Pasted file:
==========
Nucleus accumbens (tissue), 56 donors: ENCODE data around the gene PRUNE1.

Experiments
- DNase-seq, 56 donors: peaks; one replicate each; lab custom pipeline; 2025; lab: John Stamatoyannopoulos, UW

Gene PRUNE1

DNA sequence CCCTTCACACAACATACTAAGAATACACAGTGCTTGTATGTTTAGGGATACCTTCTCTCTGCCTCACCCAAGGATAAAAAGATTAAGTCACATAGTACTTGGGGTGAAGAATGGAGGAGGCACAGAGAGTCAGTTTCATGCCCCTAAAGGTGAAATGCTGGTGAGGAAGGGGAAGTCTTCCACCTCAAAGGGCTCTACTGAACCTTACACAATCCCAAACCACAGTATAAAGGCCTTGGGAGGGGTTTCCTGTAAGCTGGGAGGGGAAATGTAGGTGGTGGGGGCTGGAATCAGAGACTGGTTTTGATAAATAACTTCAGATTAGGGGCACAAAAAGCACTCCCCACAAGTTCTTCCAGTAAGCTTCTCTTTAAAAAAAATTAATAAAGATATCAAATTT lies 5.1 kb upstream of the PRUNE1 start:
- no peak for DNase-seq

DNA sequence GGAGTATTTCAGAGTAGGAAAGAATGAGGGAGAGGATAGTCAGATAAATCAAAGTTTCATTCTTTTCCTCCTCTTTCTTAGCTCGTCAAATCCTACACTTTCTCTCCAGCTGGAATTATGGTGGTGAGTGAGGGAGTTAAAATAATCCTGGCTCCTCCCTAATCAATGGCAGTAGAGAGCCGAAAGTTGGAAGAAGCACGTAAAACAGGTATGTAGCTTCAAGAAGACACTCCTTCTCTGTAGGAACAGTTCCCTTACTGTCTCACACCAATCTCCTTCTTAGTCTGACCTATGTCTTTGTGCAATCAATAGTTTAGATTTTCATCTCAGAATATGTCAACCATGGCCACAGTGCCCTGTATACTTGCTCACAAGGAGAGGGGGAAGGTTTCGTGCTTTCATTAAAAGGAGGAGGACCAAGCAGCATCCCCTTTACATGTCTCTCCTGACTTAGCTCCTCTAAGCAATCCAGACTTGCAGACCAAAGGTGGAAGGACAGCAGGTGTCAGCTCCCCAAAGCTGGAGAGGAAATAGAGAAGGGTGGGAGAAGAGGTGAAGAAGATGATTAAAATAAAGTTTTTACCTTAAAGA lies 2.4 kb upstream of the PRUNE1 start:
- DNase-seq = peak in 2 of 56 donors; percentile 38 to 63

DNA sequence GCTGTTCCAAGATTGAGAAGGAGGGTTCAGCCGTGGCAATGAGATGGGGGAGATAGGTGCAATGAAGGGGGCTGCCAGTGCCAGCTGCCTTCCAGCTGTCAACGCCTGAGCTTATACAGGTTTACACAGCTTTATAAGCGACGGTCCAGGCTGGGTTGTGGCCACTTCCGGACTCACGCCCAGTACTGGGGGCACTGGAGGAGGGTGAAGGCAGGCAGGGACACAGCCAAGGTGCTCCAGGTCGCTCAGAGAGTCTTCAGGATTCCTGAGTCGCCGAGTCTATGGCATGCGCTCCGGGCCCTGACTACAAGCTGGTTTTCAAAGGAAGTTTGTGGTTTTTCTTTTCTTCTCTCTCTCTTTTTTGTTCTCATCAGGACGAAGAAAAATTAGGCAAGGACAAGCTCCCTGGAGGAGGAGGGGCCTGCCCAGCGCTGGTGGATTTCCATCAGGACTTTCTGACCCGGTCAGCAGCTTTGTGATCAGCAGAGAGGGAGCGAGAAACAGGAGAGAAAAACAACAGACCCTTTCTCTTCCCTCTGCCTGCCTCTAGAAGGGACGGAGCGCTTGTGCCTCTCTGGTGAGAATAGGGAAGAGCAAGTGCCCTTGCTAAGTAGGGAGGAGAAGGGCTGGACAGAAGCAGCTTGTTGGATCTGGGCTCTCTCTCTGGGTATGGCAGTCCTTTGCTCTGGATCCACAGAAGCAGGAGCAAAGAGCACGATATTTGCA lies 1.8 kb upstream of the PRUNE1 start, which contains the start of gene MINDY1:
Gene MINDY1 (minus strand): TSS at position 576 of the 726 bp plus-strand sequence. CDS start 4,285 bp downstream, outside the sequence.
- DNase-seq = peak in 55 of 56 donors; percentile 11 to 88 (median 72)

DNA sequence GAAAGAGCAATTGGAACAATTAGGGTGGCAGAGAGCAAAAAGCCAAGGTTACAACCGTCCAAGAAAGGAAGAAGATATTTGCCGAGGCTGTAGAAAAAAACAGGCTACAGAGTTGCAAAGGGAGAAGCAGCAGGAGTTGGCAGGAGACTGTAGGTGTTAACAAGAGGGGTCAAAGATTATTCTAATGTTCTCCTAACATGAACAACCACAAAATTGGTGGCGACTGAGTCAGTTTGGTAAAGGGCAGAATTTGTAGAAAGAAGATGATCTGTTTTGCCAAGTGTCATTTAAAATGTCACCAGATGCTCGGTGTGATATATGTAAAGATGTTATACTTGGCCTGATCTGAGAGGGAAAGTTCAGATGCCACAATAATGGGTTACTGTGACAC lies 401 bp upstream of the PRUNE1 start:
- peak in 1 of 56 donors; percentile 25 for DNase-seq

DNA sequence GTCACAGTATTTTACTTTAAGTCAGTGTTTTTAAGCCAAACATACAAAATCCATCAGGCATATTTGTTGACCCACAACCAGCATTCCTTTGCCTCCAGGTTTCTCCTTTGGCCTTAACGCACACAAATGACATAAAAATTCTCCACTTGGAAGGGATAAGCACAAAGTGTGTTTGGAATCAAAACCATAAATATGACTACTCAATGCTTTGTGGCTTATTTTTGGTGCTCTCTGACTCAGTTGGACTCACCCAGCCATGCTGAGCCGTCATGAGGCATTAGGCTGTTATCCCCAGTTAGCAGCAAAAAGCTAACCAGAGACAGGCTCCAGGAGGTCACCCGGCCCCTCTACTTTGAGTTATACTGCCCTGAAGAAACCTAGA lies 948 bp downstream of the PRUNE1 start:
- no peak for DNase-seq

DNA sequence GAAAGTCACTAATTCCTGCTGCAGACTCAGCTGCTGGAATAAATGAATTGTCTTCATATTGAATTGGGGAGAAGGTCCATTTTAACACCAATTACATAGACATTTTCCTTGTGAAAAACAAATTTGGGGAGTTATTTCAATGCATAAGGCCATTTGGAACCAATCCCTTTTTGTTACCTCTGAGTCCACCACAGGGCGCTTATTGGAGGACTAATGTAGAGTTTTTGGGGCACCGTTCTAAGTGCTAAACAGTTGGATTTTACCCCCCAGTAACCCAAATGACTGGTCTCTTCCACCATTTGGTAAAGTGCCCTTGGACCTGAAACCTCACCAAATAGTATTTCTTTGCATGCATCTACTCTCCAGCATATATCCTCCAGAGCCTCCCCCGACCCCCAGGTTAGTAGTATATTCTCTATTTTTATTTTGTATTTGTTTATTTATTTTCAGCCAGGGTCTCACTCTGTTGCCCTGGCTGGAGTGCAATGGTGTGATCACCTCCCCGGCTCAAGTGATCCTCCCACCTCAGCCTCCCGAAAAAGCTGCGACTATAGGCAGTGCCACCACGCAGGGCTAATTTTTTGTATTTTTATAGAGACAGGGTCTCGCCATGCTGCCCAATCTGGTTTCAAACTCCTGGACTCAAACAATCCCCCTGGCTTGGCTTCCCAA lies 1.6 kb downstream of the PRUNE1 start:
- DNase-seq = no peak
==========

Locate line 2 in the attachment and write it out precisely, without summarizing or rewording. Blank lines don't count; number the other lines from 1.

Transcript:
Experiments